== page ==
INTERVIEW: ‘When young people see each other after a long while, it’s difficult to keep social distance’

Norway opened schools for pupils above the age of 11 on Monday. We spoke to Tone Fairway, deputy head of Oslo Commerce School, one of the capital's top sixth form colleges, about how it's gone.

INTERVIEW: 'When young people see each other after a long while, it's difficult to keep social distance'
Tone Fairway, the deputy head of Oslo Commerce School. Photo: Private
When did the pupils return? 
We have had them in the building since Monday, but we can't have them all here at the same time because we don't have enough room.
Our classrooms are fairly small, so we have to split each class between two rooms so we can obey the one-metre rule. We had third years in on Monday, the first years in on Tuesday and the second years today.  
We also have some vulnerable students, who are here more often than the regular classes. 
How many students can you fit in each classroom? 
About 15 in each room, and then when the students aren't in school, they are being taught by teachers using Microsoft Teams online. 
Have all pupils returned? 
No. We have some students who are in the risk groups and we let them stay at home and have classes over the internet, and it's the same with some teachers.  We have some teachers who shouldn't be in the school building, so they teach online using Teams. 
How do you combine online and classroom tuition? 
If we have the second years in, then the second years will be in and they will all be taught at school. If you put them in two classrooms, then the teacher might move between the two classrooms. 
Some schools have had online and classroom teaching at the same time — so the teacher is in the room with half the class at the same time as streaming the lesson to the other half of the class back at home. 
We think what's important when we have the kids back at school is that they have good one-to-one guidance, and that they get closer attention that you could have via Teams or over the internet. 

Some schools have gone away from the regular time table and have organised classes completely differently, but that means a lot of work for the schools and its quite challenging for teachers.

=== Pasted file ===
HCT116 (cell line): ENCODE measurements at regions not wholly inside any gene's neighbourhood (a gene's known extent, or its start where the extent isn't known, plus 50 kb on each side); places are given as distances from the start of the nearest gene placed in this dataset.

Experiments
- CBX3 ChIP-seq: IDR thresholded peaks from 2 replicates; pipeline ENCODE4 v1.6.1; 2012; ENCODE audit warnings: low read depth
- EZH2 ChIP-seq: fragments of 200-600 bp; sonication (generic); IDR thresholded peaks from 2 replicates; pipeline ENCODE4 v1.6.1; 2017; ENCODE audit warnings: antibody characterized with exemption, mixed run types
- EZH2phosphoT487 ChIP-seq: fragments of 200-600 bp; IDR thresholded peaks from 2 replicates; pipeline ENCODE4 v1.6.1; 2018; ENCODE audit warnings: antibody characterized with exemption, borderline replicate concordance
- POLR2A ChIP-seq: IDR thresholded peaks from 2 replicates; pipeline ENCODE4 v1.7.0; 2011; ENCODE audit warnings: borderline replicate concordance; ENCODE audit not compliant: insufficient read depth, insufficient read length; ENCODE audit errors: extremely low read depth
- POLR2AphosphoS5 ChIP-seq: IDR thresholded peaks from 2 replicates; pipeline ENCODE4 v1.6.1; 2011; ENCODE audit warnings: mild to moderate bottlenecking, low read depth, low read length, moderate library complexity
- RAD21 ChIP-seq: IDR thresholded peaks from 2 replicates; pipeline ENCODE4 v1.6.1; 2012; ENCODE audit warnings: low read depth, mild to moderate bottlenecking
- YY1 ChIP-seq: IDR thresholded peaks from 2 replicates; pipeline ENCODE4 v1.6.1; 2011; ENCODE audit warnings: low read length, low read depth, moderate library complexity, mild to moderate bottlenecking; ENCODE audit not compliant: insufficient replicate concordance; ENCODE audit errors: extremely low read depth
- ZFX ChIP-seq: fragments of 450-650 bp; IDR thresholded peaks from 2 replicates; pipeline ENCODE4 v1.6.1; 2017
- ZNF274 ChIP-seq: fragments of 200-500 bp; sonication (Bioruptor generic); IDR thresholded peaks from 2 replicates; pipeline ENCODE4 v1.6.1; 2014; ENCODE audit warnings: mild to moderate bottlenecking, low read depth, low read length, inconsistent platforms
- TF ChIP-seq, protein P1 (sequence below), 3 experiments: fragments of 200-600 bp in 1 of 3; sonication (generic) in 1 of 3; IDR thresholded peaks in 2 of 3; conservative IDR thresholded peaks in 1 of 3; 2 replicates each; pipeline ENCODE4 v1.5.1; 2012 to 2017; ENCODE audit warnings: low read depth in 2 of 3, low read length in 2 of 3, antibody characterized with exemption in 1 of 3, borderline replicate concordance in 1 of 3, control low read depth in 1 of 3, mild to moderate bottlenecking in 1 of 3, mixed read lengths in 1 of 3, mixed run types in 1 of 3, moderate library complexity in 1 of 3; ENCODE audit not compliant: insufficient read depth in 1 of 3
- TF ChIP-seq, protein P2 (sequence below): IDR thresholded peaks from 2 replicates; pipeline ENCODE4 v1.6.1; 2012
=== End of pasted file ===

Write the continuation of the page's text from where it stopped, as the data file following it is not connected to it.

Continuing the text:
What measures have you taken to avoid spreading the infection? 
We are following all the guidelines, so that if students and teachers can avoid public transport, they do so. What we are seeing is that more students are being driven in by their parents, and that they are also cycling or walking to school. 
Have you staggered the times when students arrive and leave school to avoid rush times? 
No. We haven't had to stagger arrivals as our regular timetable is already like that. Some pupils arrive at 8.30am, some arrive at 10am.
How has it gone so far? 
It's not been a problem so far, but we're on day three, so it's still early days. 
The challenge is that when you have young people who see each other after a long while, it's very difficult to maintain social distance in the breaks or in lunch hours. We can tell them to stay apart and arrange seating areas, but it's hard to enforce. 
We try to mingle with them in the break periods, and we talk to and appeal to the parents and appeal to the students orally when we see them and via emails and messages to the parents. It's important that the parents also talk to the pupils at home, because when they meet up, it's easily forgotten. You're back in school and you're back in your old mode.
What has been the impact of the nearly two months of distance learning? 
Some students have benefitted from being able to be at home, sleeping a bit longer in the morning and having the calmness and peace to do their work — students who are perhaps easily distracted and who are shy perhaps. Some of them have blossomed.
I also see that some of the students who are perhaps not so academically inclined and keen to do schoolwork when they're here, they have missed school and so they've been in touch with us more than you might have expected. 
Then you have had those who were balancing on a tightrope before the schools shut, who have lost their interest or ability to follow their courses. There are a lot of challenges. If you have challenges in your family, or if your'e home with little siblings in a small flat, it might be difficult to work in a concentrated way.
We see a mixture of effects and we are in the process of analysing who has benefitted and who has not.
A lot of teachers say that they now know their students better, but we all missed having them in class. 

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